New York City expanding seats for preschool students with special needs

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Tuesday, December 13, 2022
NYC expanding seats for preschool students with special needs
NYC announced an expansion of seats for preschool and early education students with special needs across all five boroughs on Tuesday. Sonia Rincon has the story.

NEW YORK (WABC) -- New York City officials announced an expansion of seats for preschool students with special needs across all five boroughs on Tuesday.

Mayor Eric Adams said the Department of Education is keeping the current 3,000 seats available and adding 800 more seats by this spring across 65 early childhood providers.

Officials said previously, the early childhood education system did not have a strategic or intentional focus on serving young kids living with disabilities and their families. Their teachers and educators were also paid less than their general education peers.

The city is also increasing the school day from five to six hours to match students in general education.

Officials hope the move will help lessen the child care burden on parents.

"I know from personal experience what it's like not to have had the supports I needed to learn and thrive as child. For far too long, our young students living with disabilities have struggled in a system that hasn't been fully able to meet them where they are," Adams said. "Today, we're changing that. This expansion ensures not only that our youngest are provided the resources they need to succeed, but that the educators and caretakers who serve them are paid fairly and at a rate worthy of the life shaping the work they do. This investment is long overdue, and I'm so grateful to everyone who has worked tirelessly to make this a reality."

The mayor and chancellor credit the De Blasio administration with making 3-K and Pre-K happen, but say the flaw was that there were more seats in these programs than children who needed them in general education. But too few for those who needed special education.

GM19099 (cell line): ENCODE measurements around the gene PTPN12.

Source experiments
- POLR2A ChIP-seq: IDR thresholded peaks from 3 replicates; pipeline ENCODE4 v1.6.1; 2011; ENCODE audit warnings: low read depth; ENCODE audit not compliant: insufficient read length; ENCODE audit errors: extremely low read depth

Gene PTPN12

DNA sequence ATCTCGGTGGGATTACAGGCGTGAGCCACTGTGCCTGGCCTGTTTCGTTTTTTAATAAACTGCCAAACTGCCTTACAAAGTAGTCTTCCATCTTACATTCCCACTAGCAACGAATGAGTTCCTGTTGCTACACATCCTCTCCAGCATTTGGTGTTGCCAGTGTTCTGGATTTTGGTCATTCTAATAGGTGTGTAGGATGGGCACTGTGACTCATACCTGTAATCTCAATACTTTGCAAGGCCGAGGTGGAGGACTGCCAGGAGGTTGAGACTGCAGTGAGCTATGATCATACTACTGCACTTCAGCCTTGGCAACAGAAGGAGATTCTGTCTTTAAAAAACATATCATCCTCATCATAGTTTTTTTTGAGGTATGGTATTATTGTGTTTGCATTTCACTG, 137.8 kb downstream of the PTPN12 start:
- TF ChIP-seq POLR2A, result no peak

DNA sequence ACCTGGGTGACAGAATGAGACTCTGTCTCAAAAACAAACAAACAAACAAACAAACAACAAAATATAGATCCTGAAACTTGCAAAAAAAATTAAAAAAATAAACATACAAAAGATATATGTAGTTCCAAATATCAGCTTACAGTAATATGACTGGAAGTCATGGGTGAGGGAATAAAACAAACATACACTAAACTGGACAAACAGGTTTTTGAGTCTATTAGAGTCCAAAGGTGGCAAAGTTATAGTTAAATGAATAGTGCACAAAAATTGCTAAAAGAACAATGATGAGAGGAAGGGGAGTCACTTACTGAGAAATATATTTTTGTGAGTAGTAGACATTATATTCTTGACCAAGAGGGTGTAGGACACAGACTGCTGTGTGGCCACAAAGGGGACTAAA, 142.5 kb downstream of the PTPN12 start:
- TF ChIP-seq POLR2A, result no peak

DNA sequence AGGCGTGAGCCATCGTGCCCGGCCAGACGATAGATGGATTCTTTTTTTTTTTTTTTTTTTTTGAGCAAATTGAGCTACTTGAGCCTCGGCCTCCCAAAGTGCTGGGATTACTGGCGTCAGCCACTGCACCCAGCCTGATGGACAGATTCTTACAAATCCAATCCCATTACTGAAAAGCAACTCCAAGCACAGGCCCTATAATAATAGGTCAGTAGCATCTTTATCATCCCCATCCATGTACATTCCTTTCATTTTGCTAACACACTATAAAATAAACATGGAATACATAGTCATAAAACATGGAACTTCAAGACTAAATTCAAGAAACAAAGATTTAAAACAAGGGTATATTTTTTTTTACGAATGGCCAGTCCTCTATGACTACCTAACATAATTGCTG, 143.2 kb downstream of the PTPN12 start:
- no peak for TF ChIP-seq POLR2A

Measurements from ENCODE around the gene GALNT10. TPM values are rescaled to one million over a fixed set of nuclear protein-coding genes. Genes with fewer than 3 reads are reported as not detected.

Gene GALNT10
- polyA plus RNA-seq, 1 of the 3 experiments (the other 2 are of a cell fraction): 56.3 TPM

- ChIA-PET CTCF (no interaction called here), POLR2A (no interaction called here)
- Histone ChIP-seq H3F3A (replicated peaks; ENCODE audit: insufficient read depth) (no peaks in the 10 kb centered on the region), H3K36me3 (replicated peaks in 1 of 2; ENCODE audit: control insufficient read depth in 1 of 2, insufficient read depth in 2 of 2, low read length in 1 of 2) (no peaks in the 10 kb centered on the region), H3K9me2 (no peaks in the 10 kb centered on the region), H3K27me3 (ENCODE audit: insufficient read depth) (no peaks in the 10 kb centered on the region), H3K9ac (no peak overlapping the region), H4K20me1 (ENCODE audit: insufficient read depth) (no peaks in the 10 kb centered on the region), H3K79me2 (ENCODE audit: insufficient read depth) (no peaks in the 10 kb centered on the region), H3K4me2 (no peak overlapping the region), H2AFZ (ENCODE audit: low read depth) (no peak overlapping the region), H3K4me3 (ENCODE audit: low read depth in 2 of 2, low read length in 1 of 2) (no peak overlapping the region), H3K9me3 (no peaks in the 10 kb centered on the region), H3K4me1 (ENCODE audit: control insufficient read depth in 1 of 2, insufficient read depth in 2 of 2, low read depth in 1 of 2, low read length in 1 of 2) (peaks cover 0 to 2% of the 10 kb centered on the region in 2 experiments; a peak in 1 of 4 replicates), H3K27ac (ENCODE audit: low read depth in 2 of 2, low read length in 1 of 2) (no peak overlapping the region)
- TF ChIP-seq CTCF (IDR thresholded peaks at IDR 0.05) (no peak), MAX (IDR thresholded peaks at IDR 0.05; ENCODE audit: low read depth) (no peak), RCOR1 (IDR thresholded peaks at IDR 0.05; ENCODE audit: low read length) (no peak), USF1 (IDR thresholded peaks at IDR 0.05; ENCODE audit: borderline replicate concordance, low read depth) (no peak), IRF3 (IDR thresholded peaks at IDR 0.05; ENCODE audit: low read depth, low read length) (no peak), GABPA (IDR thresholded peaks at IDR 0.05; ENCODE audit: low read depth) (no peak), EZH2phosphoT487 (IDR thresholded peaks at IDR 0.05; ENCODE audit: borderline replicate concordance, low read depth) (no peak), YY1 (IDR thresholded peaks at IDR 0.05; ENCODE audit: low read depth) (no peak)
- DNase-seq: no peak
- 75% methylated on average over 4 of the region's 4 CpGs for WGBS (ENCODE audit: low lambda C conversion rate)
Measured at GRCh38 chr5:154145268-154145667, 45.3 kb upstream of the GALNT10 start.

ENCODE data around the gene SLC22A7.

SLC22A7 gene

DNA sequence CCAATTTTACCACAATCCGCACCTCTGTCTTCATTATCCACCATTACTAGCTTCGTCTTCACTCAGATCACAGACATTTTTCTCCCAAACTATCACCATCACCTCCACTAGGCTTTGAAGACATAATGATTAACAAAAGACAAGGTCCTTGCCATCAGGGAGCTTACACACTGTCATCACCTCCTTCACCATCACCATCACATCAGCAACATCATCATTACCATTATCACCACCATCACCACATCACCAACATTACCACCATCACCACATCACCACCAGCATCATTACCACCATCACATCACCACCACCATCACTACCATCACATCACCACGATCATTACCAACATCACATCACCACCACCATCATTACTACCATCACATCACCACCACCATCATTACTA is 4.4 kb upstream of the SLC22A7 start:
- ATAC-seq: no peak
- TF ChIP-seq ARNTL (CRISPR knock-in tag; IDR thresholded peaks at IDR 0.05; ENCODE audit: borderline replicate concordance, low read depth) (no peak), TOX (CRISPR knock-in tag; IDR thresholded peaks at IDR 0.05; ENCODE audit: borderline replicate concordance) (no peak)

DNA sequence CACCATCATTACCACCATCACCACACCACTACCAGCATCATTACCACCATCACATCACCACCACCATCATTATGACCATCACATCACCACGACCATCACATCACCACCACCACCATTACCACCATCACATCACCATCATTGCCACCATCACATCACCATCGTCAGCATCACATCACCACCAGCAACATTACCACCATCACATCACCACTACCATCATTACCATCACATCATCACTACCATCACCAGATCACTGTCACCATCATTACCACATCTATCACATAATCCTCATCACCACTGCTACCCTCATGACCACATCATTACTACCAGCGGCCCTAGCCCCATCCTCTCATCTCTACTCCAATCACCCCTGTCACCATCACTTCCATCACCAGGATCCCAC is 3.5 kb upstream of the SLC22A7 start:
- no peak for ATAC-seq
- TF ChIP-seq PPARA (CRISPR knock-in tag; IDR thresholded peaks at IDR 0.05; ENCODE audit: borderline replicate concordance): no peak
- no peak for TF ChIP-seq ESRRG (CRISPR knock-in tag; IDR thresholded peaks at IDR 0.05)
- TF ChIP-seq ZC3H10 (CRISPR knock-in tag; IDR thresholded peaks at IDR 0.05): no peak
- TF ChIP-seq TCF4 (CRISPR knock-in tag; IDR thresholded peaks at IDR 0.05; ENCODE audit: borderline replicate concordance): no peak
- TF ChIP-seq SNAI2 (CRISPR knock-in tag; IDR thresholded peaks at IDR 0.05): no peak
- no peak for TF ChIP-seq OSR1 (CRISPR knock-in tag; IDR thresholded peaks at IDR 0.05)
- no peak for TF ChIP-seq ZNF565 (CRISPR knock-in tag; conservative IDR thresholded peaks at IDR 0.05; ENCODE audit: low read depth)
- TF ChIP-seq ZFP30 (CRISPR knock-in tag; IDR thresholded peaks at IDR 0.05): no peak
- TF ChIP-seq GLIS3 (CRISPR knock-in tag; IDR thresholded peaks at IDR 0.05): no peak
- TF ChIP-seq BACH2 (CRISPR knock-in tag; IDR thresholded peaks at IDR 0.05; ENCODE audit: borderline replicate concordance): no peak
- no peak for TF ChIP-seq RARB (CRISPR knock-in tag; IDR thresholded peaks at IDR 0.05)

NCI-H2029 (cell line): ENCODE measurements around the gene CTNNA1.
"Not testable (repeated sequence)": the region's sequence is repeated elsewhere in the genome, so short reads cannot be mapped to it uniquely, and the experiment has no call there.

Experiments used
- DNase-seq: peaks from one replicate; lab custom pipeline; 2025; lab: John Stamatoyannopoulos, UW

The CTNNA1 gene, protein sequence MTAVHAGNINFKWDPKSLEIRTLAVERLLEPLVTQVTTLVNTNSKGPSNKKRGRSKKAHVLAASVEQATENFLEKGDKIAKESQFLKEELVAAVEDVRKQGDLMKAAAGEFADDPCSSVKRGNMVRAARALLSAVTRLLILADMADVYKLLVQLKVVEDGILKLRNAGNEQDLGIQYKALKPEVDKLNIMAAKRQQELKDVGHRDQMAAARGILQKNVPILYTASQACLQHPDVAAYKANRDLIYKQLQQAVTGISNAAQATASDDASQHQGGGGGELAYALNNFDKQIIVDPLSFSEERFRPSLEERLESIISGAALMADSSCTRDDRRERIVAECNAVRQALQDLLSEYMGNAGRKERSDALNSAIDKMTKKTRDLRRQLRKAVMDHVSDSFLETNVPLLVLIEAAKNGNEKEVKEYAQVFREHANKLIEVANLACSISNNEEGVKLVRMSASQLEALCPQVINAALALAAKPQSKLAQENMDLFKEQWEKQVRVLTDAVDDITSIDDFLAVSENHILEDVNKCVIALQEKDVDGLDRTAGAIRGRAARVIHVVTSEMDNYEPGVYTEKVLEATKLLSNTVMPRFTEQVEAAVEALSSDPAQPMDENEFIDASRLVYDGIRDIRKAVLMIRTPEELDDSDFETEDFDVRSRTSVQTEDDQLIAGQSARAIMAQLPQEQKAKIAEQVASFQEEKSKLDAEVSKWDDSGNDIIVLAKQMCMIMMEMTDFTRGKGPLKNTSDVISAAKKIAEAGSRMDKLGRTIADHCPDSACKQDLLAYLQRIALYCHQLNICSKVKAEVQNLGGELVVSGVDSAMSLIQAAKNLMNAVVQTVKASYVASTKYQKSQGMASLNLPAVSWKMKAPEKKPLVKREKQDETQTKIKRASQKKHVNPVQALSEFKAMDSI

"For all did not necessarily mean for all and I would hear over and over and over again from parents of children with special needs," Adams said. "They would say there's no room at the inn for us."

City officials say the special education contract enhancements will:

-Earmark $130 million for early childhood education special education providers over two years

-Align early childhood education special education programs with the city's 3-K and pre-K general education programs by extending the school day from five hours to six hours and 20 minutes and providing extended care and learning for children and support for working families

-Extend general early childhood education site supports such as professional development opportunities to early childhood education special education providers

-Increase access to services in the least restrictive environment by enabling providers to offer special class in an Integrated Setting classrooms

-Establish funding to help programs recruit, train, and retain staff to support special education seats across the early childhood education landscape

-Allocate funds for teacher and staff salaries in accordance with new services and lengthened school days

-Bring increased pay and pay parity to teaching staff in special education programs to match that of their peers in general education in 3-K and pre-K.

"For far too long, children with disabilities and their families have been overlooked by a system that was not built with them in mind. Our vision for early childhood education sees all children," said DOE Chancellor David Banks. "My team has particularly been focused on young children living with disabilities. We are deeply committed to establishing early childhood education that works for all New York City families - a truly accessible, high-quality, and sustainable program that equitably serves our children living with disabilities."

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